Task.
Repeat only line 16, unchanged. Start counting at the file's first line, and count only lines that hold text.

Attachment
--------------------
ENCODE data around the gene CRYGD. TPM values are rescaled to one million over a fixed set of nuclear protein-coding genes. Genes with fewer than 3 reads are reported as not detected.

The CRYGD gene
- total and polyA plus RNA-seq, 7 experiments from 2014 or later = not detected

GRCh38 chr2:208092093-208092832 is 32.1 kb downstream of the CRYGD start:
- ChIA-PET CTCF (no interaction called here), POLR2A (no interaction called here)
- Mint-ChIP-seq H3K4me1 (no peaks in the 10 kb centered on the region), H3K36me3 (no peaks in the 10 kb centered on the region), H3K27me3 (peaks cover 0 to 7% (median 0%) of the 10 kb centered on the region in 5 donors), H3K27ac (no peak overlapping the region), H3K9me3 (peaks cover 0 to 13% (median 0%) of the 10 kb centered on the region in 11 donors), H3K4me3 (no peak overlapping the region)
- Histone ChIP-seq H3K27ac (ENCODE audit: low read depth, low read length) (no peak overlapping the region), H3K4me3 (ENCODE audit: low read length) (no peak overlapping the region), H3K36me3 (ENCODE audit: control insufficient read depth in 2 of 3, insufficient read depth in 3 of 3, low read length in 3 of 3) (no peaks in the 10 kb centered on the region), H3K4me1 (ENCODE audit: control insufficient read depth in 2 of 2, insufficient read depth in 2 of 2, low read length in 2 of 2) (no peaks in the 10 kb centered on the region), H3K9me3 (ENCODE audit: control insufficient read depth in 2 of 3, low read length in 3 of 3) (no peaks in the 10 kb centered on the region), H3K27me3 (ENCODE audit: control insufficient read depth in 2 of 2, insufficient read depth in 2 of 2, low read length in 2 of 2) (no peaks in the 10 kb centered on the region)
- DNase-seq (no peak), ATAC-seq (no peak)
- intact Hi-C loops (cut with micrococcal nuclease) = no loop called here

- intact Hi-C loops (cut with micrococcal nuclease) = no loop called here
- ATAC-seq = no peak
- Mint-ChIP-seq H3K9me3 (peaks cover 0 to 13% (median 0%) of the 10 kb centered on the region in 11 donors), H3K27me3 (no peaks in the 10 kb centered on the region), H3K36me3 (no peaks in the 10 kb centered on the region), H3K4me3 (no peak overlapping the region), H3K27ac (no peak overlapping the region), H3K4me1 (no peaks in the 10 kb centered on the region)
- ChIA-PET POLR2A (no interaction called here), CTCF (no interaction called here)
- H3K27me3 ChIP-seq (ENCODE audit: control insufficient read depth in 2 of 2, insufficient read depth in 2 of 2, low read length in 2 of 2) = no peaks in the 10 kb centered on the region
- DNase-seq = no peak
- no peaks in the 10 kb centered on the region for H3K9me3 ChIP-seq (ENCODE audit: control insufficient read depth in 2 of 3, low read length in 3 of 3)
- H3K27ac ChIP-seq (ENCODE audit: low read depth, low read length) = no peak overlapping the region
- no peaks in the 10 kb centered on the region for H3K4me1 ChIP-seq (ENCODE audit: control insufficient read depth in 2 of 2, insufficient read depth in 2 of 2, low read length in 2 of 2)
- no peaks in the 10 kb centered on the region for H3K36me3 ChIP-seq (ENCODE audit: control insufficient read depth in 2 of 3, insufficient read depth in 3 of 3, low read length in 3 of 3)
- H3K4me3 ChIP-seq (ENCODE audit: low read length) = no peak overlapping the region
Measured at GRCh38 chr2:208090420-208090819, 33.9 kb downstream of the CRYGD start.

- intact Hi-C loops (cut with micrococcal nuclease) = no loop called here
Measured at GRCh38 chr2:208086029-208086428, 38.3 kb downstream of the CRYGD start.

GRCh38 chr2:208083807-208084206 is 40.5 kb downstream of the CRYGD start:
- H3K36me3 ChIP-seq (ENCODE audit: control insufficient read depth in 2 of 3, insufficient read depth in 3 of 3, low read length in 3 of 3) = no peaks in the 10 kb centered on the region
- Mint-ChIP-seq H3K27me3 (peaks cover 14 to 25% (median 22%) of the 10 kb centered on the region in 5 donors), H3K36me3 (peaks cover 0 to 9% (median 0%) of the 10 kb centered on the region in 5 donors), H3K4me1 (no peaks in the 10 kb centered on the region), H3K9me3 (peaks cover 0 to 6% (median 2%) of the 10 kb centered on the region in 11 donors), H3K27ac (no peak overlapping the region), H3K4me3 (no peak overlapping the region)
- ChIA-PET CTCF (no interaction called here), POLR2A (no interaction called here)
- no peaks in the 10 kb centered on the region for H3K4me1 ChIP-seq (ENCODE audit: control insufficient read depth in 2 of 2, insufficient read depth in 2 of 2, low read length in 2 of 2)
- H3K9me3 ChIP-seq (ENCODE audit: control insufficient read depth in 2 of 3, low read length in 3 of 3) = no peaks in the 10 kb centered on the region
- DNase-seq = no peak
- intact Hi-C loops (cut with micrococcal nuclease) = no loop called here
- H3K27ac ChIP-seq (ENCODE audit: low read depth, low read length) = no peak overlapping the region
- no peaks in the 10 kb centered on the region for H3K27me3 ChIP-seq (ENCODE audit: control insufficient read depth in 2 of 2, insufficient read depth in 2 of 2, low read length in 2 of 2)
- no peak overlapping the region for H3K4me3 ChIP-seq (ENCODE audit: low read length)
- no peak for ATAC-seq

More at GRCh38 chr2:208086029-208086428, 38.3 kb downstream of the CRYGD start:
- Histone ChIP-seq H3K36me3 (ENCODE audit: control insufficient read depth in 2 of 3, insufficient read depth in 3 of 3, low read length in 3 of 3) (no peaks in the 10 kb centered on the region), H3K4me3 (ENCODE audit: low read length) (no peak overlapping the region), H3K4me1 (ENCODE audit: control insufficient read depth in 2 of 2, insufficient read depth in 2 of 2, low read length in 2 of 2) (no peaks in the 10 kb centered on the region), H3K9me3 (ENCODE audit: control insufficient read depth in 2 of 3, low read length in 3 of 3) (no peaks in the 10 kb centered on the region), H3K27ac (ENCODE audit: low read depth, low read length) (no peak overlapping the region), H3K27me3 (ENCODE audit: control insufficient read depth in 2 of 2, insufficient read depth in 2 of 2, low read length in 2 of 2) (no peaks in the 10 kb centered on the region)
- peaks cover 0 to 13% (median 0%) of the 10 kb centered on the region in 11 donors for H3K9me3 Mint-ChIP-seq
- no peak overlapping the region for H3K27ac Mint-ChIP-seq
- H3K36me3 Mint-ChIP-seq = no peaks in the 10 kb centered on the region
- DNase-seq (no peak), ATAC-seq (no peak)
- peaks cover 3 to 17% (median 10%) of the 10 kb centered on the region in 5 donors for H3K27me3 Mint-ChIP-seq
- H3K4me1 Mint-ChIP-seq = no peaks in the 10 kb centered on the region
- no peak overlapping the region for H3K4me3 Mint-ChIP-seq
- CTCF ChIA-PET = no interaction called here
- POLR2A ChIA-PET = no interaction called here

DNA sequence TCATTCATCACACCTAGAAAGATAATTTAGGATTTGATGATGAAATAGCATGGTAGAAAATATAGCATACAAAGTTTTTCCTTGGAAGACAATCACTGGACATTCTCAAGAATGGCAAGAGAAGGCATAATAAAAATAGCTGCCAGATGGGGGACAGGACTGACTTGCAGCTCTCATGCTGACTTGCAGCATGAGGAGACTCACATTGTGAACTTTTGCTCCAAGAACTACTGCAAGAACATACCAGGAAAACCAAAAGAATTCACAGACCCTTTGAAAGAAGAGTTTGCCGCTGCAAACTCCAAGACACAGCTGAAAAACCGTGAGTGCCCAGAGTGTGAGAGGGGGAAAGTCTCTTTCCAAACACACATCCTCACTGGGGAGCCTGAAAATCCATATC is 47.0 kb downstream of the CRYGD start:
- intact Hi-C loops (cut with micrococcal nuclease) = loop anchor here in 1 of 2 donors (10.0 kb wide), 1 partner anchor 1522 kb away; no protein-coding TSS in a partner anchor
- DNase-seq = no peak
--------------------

- no peaks in the 10 kb centered on the region for H3K9me3 ChIP-seq (ENCODE audit: control insufficient read depth in 2 of 3, low read length in 3 of 3)